Topeka Two bills pushed by abortion opponents cleared the Legislature on Thursday, the same day a doctor whose Kansas City, Kan., clinic is embroiled in the debate failed to have his license reinstated.
Both bills passed the House and went to Gov. Kathleen Sebelius. One measure, approved 88-34, would impose new regulations on abortion clinics. The other, approved 89-35, would require doctors performing abortions on girls under 14 to preserve fetal tissue as evidence for possible criminal prosecutions of child rapists.
The House votes came as a Board of Healing Arts hearing officer reviewed an emergency suspension of Dr. Krishna Rajanna's license. The suspension began Friday, after an investigator who made two visits in three days said the clinic wasn't clean and questioned its handling of medications.
Rajanna sought to show that his clinic is safe. But the hearing officer, Nancy Welsh, a Topeka-area doctor and board member, decided his license would remain suspended for at least another 30 days and until the full board can review his case.
Abortion rights supporters contend Rajanna's case shows that the board provides adequate oversight of abortion doctors. Anti-abortion activists argue the case demonstrates the need for the clinic regulation bill, noting evidence on Rajanna first emerged in 2003.
Sebelius, who supports abortion rights, has said repeatedly she probably won't sign a bill dealing only with abortion. She vetoed a similar measure in 2003. But the governor has said she would support regulation of all surgeries performed in doctor's offices and clinics under anesthesia.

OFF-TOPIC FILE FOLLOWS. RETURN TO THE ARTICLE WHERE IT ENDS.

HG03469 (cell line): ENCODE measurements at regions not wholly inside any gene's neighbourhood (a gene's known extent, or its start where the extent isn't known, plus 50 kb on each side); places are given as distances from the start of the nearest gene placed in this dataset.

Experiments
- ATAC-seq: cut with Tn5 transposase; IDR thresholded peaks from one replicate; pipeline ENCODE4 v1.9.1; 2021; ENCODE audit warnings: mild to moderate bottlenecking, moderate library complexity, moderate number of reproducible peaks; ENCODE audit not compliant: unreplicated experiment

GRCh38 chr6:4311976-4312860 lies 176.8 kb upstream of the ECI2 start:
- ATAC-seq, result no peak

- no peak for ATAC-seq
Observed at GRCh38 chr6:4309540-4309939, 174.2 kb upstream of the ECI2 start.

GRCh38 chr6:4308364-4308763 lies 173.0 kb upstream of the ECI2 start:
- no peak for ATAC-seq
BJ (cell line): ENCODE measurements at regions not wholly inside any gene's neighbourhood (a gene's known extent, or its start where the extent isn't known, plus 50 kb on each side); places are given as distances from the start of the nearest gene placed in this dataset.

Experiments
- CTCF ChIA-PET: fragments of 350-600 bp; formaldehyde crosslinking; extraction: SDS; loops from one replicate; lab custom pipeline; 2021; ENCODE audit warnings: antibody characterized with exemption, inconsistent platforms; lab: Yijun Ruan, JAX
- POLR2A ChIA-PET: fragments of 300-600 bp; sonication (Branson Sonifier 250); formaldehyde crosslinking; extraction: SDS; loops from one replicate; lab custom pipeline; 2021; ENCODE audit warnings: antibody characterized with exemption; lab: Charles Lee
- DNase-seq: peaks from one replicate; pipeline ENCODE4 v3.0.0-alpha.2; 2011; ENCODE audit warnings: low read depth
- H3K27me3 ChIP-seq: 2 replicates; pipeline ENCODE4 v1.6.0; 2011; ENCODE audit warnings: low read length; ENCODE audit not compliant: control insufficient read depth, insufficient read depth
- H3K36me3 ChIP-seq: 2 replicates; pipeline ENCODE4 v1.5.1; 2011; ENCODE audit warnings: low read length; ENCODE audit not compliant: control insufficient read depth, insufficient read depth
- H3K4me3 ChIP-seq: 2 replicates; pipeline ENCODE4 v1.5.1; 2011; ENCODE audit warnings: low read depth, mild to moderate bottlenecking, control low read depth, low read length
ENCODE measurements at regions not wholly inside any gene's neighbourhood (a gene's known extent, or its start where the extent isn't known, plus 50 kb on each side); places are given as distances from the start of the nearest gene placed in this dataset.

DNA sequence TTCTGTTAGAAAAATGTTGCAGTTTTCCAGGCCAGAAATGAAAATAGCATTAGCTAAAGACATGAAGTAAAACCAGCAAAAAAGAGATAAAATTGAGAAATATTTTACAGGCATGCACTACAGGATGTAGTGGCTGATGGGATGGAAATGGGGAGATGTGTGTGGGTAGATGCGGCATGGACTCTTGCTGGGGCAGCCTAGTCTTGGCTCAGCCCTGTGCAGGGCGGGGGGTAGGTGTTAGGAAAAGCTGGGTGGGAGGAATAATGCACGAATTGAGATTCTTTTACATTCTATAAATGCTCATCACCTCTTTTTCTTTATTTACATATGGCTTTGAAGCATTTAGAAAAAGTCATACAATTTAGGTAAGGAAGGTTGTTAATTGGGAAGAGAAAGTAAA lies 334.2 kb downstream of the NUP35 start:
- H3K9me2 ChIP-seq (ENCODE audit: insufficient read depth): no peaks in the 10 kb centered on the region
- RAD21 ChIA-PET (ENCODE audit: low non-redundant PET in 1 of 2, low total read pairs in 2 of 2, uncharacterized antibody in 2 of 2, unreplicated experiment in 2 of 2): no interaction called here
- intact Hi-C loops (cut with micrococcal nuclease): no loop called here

The second bill approved Thursday by the House is designed to preserve evidence of potential child rapes and would require abortion doctors to send fetal tissue to the Kansas Bureau of Investigation for DNA testing.
But Burkhart said a bill combatting child rape also would apply to crisis pregnancy centers, hospitals, obstetricians, gynecologists and family doctors, not just abortion doctors. Critics noted a patient's name and address, as well as the names and addresses of parents or guardians, would be forwarded to the KBI.
Sebelius hasn't taken a position, spokeswoman Nicole Corcoran said.
|More late-term abortions were performed in the state last year than in 2003, even as fewer total pregnancies were terminated, the Kansas Department of Health and Environment reported Thursday.The agency said Kansas doctors performed 11,427 abortions in 2004, the lowest number reported since 1996. The figure was 11,697 in 2003.In both 2003 and 2004, less than 1 percent of patients were under 15, but about 17 percent were from 15 through 19. More than half of all patients were in their 20s in both years.The report said 48 percent of Kansas abortion doctors' patients last year came from outside the state, the bulk of them from Missouri.Source: Associated Press|